• Shelby September 21, 2017 at 4:05 pm - Reply

      Anh, having designated categories really helps me actually use it. Best of luck setting up your writer’s notebook!

  4. Linda Strawn October 3, 2017 at 9:15 am - Reply

    Add a section on Body language. Knowing how people carry themselves and respond in certain situations helps with adding action beats to your story. You can only use he swallowed or she wrung her hands so many times.

    • Shelby October 3, 2017 at 2:04 pm - Reply

      Linda, that is an excellent section to have! I never thought about recording body language, but it is such an important part of writing. It can be very hard to avoid cliche body language!

  5. Sandy Nork October 3, 2017 at 2:35 pm - Reply

    I include a timeline section with a calendar so I know when events in my book are happening.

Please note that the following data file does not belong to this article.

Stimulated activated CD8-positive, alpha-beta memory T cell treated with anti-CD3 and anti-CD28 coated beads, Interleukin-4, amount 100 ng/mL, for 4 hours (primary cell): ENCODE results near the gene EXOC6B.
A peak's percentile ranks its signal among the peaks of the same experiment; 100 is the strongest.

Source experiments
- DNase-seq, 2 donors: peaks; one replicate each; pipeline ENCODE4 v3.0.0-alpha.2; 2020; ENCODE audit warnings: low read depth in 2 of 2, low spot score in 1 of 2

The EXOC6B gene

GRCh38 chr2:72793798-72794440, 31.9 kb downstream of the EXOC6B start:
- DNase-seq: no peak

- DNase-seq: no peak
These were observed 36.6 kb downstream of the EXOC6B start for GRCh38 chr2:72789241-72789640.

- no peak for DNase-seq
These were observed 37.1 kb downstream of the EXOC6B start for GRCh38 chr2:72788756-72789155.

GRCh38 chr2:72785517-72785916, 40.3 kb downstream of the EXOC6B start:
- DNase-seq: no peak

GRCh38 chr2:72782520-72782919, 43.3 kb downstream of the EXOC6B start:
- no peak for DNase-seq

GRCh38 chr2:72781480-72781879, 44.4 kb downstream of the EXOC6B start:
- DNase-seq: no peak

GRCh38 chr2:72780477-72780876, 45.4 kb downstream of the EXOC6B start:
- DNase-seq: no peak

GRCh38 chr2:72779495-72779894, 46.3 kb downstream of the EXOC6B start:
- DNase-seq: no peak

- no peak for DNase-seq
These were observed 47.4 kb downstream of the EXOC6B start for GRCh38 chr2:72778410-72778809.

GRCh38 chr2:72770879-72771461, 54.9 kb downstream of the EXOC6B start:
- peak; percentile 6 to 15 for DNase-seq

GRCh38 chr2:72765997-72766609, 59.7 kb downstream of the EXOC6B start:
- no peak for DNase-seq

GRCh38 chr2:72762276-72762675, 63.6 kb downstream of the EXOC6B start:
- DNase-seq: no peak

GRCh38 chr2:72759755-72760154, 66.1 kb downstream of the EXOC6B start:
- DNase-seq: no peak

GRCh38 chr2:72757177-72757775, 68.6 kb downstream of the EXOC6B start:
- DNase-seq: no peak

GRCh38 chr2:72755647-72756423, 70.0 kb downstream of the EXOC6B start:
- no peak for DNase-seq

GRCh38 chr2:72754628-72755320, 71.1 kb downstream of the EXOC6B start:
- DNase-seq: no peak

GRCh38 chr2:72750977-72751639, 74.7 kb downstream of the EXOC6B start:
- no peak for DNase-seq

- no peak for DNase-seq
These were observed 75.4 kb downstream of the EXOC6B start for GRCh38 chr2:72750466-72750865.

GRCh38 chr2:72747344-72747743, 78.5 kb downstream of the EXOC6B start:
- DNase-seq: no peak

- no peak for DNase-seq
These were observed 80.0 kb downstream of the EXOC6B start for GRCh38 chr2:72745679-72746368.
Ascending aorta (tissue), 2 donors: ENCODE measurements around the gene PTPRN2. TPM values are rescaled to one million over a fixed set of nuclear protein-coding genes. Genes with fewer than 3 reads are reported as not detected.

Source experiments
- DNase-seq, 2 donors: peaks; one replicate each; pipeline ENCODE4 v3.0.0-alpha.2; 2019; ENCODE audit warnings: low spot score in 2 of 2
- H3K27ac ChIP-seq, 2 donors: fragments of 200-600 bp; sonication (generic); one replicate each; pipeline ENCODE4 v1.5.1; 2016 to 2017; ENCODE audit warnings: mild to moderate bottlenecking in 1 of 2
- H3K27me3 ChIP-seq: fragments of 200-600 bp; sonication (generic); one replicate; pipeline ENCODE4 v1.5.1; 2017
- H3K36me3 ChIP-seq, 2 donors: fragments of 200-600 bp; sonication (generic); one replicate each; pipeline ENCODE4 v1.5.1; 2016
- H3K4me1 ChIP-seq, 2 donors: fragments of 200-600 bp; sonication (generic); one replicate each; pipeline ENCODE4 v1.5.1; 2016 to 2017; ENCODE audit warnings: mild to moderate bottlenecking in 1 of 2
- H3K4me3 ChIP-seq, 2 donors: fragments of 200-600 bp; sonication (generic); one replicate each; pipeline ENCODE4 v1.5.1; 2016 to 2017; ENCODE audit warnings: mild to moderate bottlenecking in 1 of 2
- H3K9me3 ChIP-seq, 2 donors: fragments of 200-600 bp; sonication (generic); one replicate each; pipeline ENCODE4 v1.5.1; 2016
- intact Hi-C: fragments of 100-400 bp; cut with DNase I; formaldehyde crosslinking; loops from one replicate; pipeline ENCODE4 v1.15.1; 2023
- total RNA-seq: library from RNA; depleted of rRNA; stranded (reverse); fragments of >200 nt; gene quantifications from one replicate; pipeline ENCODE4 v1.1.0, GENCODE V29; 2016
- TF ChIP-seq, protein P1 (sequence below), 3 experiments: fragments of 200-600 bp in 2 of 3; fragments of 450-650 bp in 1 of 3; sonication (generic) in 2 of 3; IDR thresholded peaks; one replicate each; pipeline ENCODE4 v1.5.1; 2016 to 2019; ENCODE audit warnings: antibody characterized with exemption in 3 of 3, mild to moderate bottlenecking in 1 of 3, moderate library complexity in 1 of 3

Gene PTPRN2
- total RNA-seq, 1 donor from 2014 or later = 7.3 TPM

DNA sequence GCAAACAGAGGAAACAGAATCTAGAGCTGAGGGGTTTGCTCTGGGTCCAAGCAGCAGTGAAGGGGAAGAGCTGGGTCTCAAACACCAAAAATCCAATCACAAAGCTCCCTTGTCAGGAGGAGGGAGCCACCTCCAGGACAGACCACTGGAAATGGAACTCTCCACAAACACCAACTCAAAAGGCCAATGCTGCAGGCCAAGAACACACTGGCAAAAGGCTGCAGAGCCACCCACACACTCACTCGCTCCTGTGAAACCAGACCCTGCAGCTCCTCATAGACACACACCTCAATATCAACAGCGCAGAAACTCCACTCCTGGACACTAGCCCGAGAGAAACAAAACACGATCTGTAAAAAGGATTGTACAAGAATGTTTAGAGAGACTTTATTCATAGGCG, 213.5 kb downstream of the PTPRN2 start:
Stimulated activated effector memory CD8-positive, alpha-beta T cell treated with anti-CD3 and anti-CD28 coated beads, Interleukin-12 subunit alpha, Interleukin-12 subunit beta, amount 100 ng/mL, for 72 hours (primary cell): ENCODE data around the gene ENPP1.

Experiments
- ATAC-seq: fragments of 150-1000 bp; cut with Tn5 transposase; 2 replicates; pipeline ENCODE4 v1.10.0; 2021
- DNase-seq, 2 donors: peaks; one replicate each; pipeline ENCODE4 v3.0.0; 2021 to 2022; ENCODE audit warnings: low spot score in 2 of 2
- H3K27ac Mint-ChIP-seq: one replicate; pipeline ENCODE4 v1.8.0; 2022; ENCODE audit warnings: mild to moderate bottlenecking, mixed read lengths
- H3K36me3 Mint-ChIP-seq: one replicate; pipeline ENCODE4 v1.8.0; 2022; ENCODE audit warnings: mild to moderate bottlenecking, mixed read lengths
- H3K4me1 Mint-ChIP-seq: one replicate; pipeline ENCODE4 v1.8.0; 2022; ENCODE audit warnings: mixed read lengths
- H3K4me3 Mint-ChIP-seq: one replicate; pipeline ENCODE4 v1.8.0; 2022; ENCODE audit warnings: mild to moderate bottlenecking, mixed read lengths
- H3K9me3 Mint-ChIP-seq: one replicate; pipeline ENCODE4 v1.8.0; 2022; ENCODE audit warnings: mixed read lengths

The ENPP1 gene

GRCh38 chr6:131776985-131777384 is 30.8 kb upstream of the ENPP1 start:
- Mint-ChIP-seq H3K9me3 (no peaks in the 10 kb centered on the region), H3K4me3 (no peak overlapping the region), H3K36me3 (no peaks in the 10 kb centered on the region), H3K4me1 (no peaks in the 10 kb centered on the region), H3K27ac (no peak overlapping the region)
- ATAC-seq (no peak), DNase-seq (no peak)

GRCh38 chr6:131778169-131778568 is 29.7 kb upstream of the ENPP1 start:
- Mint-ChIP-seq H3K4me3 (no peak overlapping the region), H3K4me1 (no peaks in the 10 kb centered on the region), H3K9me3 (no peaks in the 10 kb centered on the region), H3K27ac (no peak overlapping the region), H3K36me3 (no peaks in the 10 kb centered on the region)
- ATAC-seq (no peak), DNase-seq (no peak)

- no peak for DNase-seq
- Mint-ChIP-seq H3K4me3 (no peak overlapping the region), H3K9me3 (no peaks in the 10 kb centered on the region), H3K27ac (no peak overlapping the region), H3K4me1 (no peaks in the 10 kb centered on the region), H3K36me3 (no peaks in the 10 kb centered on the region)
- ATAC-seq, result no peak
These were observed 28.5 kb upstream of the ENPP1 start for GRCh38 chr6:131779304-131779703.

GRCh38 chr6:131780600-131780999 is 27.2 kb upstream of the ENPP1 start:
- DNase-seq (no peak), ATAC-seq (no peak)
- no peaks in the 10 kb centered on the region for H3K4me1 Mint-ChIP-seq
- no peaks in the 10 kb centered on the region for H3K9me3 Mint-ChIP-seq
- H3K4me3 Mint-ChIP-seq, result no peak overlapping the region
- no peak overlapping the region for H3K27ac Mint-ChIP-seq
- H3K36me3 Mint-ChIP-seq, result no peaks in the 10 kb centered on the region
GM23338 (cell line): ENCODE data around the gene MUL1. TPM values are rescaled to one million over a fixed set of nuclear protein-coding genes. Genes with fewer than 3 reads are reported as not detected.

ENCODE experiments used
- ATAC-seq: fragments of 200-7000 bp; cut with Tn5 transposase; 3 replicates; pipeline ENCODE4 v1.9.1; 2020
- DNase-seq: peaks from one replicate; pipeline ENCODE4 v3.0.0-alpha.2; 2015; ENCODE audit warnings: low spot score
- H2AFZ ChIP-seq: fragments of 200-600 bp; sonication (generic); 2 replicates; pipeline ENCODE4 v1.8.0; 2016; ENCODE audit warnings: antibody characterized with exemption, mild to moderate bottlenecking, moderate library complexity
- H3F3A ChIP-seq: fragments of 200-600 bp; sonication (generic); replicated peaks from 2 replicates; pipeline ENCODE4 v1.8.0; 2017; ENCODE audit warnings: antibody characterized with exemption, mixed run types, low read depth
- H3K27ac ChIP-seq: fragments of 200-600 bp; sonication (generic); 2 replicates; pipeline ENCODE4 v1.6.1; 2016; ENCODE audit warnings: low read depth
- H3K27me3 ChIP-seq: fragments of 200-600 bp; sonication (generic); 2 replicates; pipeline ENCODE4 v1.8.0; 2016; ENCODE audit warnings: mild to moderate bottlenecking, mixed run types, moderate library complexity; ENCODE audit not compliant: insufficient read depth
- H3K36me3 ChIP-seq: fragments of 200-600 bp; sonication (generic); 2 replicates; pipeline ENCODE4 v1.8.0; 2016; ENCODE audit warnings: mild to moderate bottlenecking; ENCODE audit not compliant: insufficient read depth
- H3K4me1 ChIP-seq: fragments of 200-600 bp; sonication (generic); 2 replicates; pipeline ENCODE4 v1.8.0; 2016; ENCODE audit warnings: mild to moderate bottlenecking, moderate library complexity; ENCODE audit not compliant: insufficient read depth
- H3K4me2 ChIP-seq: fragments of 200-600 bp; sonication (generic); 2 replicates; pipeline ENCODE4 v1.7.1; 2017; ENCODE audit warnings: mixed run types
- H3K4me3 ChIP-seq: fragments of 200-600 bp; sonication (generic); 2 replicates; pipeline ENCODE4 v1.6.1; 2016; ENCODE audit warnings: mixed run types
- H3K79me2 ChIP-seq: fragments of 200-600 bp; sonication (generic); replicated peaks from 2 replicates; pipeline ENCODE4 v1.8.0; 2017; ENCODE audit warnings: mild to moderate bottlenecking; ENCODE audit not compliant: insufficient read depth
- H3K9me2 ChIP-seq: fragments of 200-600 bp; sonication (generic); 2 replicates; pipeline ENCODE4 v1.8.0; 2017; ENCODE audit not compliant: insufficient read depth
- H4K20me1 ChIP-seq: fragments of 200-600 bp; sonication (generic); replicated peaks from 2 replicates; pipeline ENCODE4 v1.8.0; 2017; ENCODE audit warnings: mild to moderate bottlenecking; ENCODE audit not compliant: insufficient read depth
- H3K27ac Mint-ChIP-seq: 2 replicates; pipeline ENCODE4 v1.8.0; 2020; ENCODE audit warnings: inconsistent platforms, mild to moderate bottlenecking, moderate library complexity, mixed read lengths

• Shelby October 3, 2017 at 2:57 pm - Reply

      Sandy, I struggle with timeline. A section like that would help me so much!

  6. […] However, my absolute favorite resource is my writer’s notebook. I designed it myself. I’ll be selling them mid-June, fingers crossed, and it is the most helpful writing tool I own. I write down everything and anything I think might be a story idea or useful in a scene. It keeps me observing the world around me. It helps me always have something to write about. If you are interested in having your own writer’s notebook,  at the end of this post you can sign up to receive updates and information on the product launch: https://www.getwritingdone.com/2017/09/12/writers-notebook/ […]

  7. […] How to Set Up Your Writer’s Notebook  […]